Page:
Ohio University researchers partner on study that reveals gaps in behavioral healthcare system for racial and ethnic minorities
Different racial groups experience different levels of access to mental and behavioral healthcare. This is not because of genetic or biological differences, but because of the ways racism impacts marginalized individuals in the United States – and Ohio is no exception.
To quantify the true level of disparity in Ohio, a landmark study is being conducted by a partnership among Ohio University, Central State University (CSU), the Mental Health & Addiction Advocacy Coalition (MHAC), and Multiethnic Advocates for Cultural Competence, Inc. (MACC). The study, titled Behavioral Health in Ohio: Improving Data, Moving Toward Racial and Ethnic Equity, will be released in four parts throughout 2023.
Working on the study from Ohio University include Berkeley Franz, associate professor of community-based health in the Heritage College of Osteopathic Medicine, Cory Cronin, associate professor and director of the Appalachian Institute to Advance Health Equity Science (ADVANCE), and Tracy Plouck, assistant clinical professor, both in the College of Health Sciences and Professions (CHSP).
“The first installment provides an overview of the issues. The second focuses on workforce, the third looks at treatment, and the fourth addresses funding,” explains Joan Englund, Executive Director of MHAC. “The findings from each one will provide stakeholders with essential resources for building a stronger, more equitable behavioral healthcare system in Ohio.”
The first installment, released on Jan. 18, reveals many of the barriers to care which marginalized individuals experience, including stigma, racism, and provider bias. This all leads to poorer quality of care and worse behavioral health outcomes.
“We are hoping to come up with some actionable items that are based in data driven and evidence based strategies that will help policymakers bridge the gap and get a little bit closer to achieving equity within the behavioral health system within Ohio,” shares Omesh Johar, Associate Professor of Psychology at Central State University.
“Our research team hopes that the findings and recommendations from this project will be used by policymakers and advocates to help affect change and help people achieve better access and a higher quality of care where today inequality exists,” Plouck said.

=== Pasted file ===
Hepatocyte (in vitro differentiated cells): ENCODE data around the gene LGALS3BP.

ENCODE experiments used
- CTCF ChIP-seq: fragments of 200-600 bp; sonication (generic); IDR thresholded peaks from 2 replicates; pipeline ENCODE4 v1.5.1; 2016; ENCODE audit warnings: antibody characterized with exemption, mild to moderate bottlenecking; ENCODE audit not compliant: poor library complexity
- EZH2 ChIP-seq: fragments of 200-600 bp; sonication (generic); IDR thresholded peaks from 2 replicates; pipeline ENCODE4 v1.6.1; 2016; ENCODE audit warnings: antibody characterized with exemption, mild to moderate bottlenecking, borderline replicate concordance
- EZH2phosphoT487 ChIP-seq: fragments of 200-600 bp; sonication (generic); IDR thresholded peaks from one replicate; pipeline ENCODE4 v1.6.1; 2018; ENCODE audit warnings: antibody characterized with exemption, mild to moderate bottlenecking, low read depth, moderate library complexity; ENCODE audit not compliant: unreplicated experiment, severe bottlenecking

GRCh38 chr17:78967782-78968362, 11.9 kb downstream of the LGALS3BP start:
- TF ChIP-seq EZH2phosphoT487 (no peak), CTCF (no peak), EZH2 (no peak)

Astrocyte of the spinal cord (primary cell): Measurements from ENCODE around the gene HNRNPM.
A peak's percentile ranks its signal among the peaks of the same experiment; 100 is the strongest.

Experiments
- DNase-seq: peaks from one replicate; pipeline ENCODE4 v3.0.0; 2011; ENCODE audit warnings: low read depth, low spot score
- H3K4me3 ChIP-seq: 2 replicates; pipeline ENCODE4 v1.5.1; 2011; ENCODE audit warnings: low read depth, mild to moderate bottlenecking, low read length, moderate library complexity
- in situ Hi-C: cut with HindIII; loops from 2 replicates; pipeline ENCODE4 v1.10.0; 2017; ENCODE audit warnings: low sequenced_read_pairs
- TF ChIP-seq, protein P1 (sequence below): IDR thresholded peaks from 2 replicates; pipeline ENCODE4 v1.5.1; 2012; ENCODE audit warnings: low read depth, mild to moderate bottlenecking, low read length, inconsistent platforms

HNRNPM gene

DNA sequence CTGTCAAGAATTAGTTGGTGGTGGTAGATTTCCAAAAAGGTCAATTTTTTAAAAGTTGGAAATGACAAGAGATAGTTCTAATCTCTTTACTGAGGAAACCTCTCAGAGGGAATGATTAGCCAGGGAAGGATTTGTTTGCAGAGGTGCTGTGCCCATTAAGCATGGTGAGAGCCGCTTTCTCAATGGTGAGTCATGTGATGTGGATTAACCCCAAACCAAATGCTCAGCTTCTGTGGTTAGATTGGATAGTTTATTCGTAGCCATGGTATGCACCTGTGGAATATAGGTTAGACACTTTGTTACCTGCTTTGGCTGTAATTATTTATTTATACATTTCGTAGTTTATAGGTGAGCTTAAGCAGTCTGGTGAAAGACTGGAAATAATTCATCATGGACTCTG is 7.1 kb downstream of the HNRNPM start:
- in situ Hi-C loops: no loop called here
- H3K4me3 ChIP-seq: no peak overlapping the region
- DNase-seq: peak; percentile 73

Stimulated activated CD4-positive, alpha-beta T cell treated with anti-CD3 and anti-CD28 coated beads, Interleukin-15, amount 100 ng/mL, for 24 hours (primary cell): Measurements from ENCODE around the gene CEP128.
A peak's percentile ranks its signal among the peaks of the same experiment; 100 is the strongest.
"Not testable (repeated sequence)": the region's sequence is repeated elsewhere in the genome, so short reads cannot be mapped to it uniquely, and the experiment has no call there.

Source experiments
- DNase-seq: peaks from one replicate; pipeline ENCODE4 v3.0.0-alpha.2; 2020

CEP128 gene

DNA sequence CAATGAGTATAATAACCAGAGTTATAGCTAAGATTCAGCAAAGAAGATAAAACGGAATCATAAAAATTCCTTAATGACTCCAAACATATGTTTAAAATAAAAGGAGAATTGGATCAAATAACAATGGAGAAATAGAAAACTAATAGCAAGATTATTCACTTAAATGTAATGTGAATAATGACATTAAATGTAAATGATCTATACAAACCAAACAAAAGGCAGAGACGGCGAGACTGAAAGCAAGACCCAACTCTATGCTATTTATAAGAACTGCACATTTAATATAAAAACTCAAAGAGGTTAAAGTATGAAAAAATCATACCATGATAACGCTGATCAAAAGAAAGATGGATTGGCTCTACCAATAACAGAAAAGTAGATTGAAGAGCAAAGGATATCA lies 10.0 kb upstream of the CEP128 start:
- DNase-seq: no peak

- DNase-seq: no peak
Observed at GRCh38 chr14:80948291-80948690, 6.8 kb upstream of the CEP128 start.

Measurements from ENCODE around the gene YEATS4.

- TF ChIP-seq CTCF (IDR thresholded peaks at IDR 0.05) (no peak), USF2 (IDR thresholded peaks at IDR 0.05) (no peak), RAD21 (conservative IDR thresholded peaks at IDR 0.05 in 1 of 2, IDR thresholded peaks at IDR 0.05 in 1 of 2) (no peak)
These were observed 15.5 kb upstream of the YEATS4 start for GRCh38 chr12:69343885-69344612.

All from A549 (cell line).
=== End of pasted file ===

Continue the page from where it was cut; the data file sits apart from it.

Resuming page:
The study also provides recommendations based off the findings such as improving data collection; tailoring prevention and treatment interventions to be culturally competent; training elected officials in cultural competency; and setting up a task force that will hold stakeholders accountable for reporting positive change.
“We want to ensure every Ohioan who needs mental health or substance use support is considered and has access,” Tracy Maxwell Heard, executive director of MACC, said. “And not just access, but access to care that provides the best chance for full recovery or the best possible outcome. That means making sure they feel seen and understood, which means seeing people who look like them among those providing the services, making sure the language barrier is addressed, and making sure there is an understanding within the workforce of the cultures being served.”
With this study, the state has an opportunity to begin addressing the disparities in Ohio’s behavioral health system, which will positively impact society, politics, education, and public discourse for all Ohioans.
“The team with ADVANCE has a history of tackling complex problems of care,” Ohio University’s CHSP Dean John McCarthy said. “This partnership helps address access to care for all Ohioans by drawing attention to how racial disparities impact health and providing guidance to provide access for all.”